Huawei, Security Risk or Game-Changing Innovator?

By Jason Slater.

Think of a smartphone and it probably won’t be the Ascend or Vision. Think of a tablet and it probably won’t be the MediaPad. Think about mobile Wi-Fi and it probably won’t be the E5220 or the R205. Taking it further, look to the future and think about 5G networks and Huawei probably won’t be the first name that jumps to mind. However, listening to Huawei executives at the moment you’d think it would be the first name we’d all be thinking of when it comes to telecommunications. The strange thing is the company may well be able to back up it’s boasts.

According to IDC Research Huawei is the 4th biggest smartphone company (Samsung, Apple, and LG take the top-spots).

Chinese telecommunications company Huawei may sound like a relatively new name in the UK but the company has been operating on these shores since 2001. Originally formed in 1987 Huawei located it’s headquarters in Shenzhen (Southern China’s Guangdong Province) placing it very close to Hong Kong where it found a foothold selling telecommunications equipment including Private Branch Exchange (PBX) devices. By 1995 the company was turning over sales of 1.5 billion Renminbi (£159m by todays rates). By 1999 the company was moving into India then into Sweden in 2001 whilst, in the same year, establishing research and development facilities in the United States and opening for the first time in the UK. 2001 was also a pivotal year as the company joined the International Telecommunications Union (ITU). By 2002, Huawei was turning over, internationally, 552 million US Dollars (£359m by todays rates).  From 2003 onwards Huawei was driving business forward by building relationships and partnerships with telecommunications and technology giants including 3Com, Siemens, Vodafone, British Telecom, Symantec, and Global Marine. Huawei’s march into Europe has very much begun.

Huawei's headquarters are located in Shenzhen (Southern China’s Guangdong Province).
Huawei’s headquarters are located in Shenzhen (Southern China’s Guangdong Province).

We are building our second home in Europe, and the U.K. is a major part of it.” said the CTO of Huawei talking to The Wall Street Journal.

Just how welcoming their “second home” is likely to be is still under debate. The UK government recently raised a concern over matters of national security, as reported by The Guardian, and assigned a Parliamentary committee to look into the Huawei/BT deal. Apparently, the UK Government are not alone in their concerns as the US, Canada, and Australia, are all reportedly concerned about the company.  According to Forbes the founder of Huawei was an engineer in the People’s Liberation Army, whilst Time questions if Huawei is  “an agent of the Chinese state”. To put this into perspective, Huawei not only build smartphones but also build and manage much of the infrastructure behind mobile phone networks.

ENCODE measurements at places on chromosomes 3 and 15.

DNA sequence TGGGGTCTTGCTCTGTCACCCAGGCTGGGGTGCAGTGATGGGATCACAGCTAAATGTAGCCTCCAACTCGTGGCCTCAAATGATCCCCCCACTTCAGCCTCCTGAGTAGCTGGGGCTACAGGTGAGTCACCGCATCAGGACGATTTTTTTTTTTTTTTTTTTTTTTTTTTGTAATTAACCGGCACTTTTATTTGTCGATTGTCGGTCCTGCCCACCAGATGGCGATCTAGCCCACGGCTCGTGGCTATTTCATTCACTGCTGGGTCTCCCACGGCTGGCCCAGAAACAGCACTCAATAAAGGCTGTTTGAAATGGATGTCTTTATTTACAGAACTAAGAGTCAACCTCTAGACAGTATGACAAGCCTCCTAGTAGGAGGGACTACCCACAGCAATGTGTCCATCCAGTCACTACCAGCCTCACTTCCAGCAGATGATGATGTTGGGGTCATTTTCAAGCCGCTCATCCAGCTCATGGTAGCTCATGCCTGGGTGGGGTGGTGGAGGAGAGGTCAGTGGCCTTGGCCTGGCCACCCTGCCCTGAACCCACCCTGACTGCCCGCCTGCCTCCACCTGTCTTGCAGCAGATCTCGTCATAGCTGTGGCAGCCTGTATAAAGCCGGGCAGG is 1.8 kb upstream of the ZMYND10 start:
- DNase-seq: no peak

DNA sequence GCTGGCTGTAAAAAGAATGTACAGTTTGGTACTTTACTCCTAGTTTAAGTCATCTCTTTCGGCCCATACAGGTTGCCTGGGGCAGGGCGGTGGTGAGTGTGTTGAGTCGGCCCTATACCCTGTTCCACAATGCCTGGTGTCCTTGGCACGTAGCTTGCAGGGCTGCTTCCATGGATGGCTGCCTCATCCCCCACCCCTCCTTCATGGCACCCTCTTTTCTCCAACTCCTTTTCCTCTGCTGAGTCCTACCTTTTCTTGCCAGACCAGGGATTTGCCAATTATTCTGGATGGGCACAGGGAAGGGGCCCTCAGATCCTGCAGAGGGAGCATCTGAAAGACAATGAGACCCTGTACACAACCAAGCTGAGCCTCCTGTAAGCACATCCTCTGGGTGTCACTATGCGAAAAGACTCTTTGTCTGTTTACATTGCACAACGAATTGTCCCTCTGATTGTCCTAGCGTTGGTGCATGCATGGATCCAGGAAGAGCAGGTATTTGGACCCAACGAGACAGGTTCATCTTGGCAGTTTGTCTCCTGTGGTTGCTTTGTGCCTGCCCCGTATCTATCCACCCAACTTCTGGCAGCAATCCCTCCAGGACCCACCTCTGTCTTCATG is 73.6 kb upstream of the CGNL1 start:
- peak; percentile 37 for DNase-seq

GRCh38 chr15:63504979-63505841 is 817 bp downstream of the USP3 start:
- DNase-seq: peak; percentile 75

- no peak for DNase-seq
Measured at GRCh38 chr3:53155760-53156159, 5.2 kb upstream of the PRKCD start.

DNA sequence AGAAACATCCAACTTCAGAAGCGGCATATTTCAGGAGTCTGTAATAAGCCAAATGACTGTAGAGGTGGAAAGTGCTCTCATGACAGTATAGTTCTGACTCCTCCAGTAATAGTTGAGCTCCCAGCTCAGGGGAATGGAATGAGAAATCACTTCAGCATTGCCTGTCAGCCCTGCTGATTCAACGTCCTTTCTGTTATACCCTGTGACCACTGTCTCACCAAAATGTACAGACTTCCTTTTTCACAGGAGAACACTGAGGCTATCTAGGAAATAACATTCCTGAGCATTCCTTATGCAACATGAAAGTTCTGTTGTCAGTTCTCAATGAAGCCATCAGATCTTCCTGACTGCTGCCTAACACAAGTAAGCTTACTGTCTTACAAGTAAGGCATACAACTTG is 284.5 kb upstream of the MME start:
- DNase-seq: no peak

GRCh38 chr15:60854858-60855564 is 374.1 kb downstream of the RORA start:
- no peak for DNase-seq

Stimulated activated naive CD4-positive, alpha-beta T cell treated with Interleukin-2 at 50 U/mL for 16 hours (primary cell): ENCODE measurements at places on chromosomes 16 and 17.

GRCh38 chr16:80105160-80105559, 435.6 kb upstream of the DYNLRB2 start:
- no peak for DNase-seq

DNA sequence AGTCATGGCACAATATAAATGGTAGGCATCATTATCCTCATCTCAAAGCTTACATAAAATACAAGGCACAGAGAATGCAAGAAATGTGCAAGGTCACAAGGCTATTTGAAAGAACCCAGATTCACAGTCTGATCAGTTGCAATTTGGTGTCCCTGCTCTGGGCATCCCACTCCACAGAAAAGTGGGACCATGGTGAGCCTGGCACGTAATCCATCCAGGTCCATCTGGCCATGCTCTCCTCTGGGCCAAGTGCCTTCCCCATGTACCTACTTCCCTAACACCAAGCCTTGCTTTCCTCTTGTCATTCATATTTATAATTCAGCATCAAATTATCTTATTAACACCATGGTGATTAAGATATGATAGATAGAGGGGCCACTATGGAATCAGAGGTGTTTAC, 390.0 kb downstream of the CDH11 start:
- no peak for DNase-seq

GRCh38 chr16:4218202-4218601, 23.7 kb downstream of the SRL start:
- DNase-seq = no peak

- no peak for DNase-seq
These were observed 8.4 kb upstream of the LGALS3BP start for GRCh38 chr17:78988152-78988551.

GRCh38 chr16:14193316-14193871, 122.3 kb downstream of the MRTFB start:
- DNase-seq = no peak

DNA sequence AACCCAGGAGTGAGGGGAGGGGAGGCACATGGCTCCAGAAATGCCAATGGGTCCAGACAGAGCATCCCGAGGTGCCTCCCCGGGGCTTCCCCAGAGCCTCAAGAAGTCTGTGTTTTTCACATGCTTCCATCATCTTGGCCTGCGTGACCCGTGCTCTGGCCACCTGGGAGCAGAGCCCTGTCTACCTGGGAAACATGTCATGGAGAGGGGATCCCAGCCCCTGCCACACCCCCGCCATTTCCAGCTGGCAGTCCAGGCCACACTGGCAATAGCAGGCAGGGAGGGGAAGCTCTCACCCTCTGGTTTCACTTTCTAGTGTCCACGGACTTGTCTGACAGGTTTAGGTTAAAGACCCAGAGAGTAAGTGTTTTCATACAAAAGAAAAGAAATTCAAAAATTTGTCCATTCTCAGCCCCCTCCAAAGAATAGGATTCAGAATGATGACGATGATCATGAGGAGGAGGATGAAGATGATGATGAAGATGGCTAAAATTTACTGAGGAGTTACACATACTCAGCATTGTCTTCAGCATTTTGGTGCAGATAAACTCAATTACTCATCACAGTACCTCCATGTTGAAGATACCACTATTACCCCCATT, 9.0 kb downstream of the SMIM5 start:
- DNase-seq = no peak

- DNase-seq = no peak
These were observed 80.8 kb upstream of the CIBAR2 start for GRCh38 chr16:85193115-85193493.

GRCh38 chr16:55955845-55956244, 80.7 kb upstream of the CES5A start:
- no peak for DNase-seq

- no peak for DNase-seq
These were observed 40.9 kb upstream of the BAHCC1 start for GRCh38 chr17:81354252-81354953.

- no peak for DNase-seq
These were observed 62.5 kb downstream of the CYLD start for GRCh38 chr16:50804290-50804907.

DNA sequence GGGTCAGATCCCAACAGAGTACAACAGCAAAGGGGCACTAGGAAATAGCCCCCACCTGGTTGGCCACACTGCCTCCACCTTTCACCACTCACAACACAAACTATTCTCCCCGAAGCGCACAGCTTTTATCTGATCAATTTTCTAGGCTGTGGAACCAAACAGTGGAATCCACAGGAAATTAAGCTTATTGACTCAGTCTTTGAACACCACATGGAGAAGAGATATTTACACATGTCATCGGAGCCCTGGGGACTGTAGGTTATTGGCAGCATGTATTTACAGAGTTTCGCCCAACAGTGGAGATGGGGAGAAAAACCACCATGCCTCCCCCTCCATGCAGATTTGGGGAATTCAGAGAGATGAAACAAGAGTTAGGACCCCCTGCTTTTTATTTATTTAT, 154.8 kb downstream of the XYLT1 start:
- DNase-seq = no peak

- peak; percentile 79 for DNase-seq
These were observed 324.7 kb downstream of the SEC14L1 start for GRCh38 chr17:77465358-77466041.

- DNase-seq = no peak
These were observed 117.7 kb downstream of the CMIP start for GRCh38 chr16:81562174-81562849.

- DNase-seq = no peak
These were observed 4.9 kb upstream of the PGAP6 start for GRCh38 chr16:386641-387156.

The Huawei Ascend P6
Huawei claim to have “the world’s slimmest smartphone” with the Android based Ascend P6.

Huawei have a lot of work to do

Huawei are working hard to shift western focus away from questions over security and more towards a friendlier image of almost-Apple like technological innovation. The company is aiming to convince us to think “Ascend” when it comes to super-thin smartphone handsets. It’s a big challenge but one that Huawei are ready for and they already seem well versed in bigging themselves up. So far the company has already claimed to have “the world’s fastest smartphone” in the Ascend P2 as well as  “the world’s slimmest smartphone” in the Android based Ascend P6. At 6.18mm (0.24 inches) the P6 is pretty thin but everyone is racing for the “slim win” these days – just look at the latest Samsung tablet. Unfortunately, slim doesn’t necessarily mean it’s any good.

So, how do the Huawei Smartphones perform? Not too bad it would seem. TechRadar gave a verdict of 4 out 5 for the Ascend P2 noting that it was a solid performer although,as they say, “it doesn’t exactly excel at anything.”. IT ProPortal said of the Y300, “it’s a nice little phone”, but were hardly blown away by the performance saying the “processor and RAM combination simply isn’t up to supporting your needs without some stumbles and stutters.”. Of the latest Ascend P6 technology site engadget reported “a beautiful handset, but performance is lacking”. Looking at the P6 it’s hard to deny there is a certain beauty about it – the same kind of feeling the early HTC smartphones had.

Huawei's Mediapad Vougue 7
Huawei’s Mediapad Vougue 7

Lately, Huawei seem to also have the space between smartphones and tablets in their sights. Call these devices “phablets” or “smartlets”, if you will, but Huawei like to call theirs the MediaPad Vogue 7. The Vogue 7 may not be a game changer with its 7 inch 1024×600 pixel display device and 1.2 GHz quad-core processor, but it is a looker. However, it only has a 3 megapixel camera, which feels something of an afterthought. Furthermore, it only comes with Android 4.1. Huawei testing the water perhaps?

A hotly anticipated smartphone to emerge from Huawei is the Ascend W2, and whilst playing cat and mouse for firm details regarding the specification the company isn’t exactly zipped up when it comes to keeping secrets. Apparently, the W2 runs Windows Phone 8 on a 4.3 inch display powered by a 1.4 GHz dual-core processor. Likewise, another apparent “leak” is about the rumoured Honor 3 mid-range handset, a 4.7 inch 720p HD screen powered by a 1.5 GHz quad-core processor and whopping 13-megapixel camera.

There is a lot to like about Huawei but there is also a lot to be concerned about. The real question is – will your next phone or tablet be a Huawei?


Jason Slater is a technology journalist, full-time blogger, and editor of Technology With Jason Slater. Follow Jason for tech talk on @jasonslater.


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